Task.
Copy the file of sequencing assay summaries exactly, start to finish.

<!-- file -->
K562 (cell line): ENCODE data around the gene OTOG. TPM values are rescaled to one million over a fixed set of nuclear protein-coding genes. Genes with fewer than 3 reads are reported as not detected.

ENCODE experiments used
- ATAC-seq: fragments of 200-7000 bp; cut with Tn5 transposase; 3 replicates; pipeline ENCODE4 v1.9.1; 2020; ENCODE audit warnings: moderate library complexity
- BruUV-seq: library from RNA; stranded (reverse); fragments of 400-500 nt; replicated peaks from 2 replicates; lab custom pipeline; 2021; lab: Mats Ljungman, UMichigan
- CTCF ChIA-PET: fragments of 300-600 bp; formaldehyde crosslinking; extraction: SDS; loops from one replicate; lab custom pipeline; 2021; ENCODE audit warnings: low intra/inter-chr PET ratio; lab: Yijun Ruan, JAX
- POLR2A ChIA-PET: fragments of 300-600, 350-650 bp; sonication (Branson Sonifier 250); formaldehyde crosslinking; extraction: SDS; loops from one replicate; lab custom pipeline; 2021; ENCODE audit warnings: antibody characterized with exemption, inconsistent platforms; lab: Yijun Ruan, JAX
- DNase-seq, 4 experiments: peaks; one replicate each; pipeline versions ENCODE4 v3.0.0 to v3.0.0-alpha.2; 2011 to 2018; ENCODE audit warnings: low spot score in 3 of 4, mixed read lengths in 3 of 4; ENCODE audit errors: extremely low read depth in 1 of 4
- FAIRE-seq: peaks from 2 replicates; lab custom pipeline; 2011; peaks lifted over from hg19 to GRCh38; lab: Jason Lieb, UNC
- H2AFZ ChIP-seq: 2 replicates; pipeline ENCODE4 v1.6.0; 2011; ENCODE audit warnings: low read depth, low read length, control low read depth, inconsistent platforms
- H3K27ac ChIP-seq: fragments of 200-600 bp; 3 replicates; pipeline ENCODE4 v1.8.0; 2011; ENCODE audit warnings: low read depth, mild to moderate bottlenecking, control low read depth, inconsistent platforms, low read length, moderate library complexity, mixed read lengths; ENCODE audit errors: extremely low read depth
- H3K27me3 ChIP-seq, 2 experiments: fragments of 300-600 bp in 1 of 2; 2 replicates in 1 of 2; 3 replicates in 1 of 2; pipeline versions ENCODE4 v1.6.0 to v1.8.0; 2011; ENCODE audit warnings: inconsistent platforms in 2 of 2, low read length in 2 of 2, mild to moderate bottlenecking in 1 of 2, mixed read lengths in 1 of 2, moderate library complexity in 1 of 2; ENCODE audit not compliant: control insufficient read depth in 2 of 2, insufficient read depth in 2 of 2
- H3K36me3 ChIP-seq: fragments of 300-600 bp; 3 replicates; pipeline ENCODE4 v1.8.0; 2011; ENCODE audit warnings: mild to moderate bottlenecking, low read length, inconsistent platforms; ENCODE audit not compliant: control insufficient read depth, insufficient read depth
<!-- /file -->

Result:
K562 (cell line): ENCODE data around the gene OTOG. TPM values are rescaled to one million over a fixed set of nuclear protein-coding genes. Genes with fewer than 3 reads are reported as not detected.

ENCODE experiments used
- ATAC-seq: fragments of 200-7000 bp; cut with Tn5 transposase; 3 replicates; pipeline ENCODE4 v1.9.1; 2020; ENCODE audit warnings: moderate library complexity
- BruUV-seq: library from RNA; stranded (reverse); fragments of 400-500 nt; replicated peaks from 2 replicates; lab custom pipeline; 2021; lab: Mats Ljungman, UMichigan
- CTCF ChIA-PET: fragments of 300-600 bp; formaldehyde crosslinking; extraction: SDS; loops from one replicate; lab custom pipeline; 2021; ENCODE audit warnings: low intra/inter-chr PET ratio; lab: Yijun Ruan, JAX
- POLR2A ChIA-PET: fragments of 300-600, 350-650 bp; sonication (Branson Sonifier 250); formaldehyde crosslinking; extraction: SDS; loops from one replicate; lab custom pipeline; 2021; ENCODE audit warnings: antibody characterized with exemption, inconsistent platforms; lab: Yijun Ruan, JAX
- DNase-seq, 4 experiments: peaks; one replicate each; pipeline versions ENCODE4 v3.0.0 to v3.0.0-alpha.2; 2011 to 2018; ENCODE audit warnings: low spot score in 3 of 4, mixed read lengths in 3 of 4; ENCODE audit errors: extremely low read depth in 1 of 4
- FAIRE-seq: peaks from 2 replicates; lab custom pipeline; 2011; peaks lifted over from hg19 to GRCh38; lab: Jason Lieb, UNC
- H2AFZ ChIP-seq: 2 replicates; pipeline ENCODE4 v1.6.0; 2011; ENCODE audit warnings: low read depth, low read length, control low read depth, inconsistent platforms
- H3K27ac ChIP-seq: fragments of 200-600 bp; 3 replicates; pipeline ENCODE4 v1.8.0; 2011; ENCODE audit warnings: low read depth, mild to moderate bottlenecking, control low read depth, inconsistent platforms, low read length, moderate library complexity, mixed read lengths; ENCODE audit errors: extremely low read depth
- H3K27me3 ChIP-seq, 2 experiments: fragments of 300-600 bp in 1 of 2; 2 replicates in 1 of 2; 3 replicates in 1 of 2; pipeline versions ENCODE4 v1.6.0 to v1.8.0; 2011; ENCODE audit warnings: inconsistent platforms in 2 of 2, low read length in 2 of 2, mild to moderate bottlenecking in 1 of 2, mixed read lengths in 1 of 2, moderate library complexity in 1 of 2; ENCODE audit not compliant: control insufficient read depth in 2 of 2, insufficient read depth in 2 of 2
- H3K36me3 ChIP-seq: fragments of 300-600 bp; 3 replicates; pipeline ENCODE4 v1.8.0; 2011; ENCODE audit warnings: mild to moderate bottlenecking, low read length, inconsistent platforms; ENCODE audit not compliant: control insufficient read depth, insufficient read depth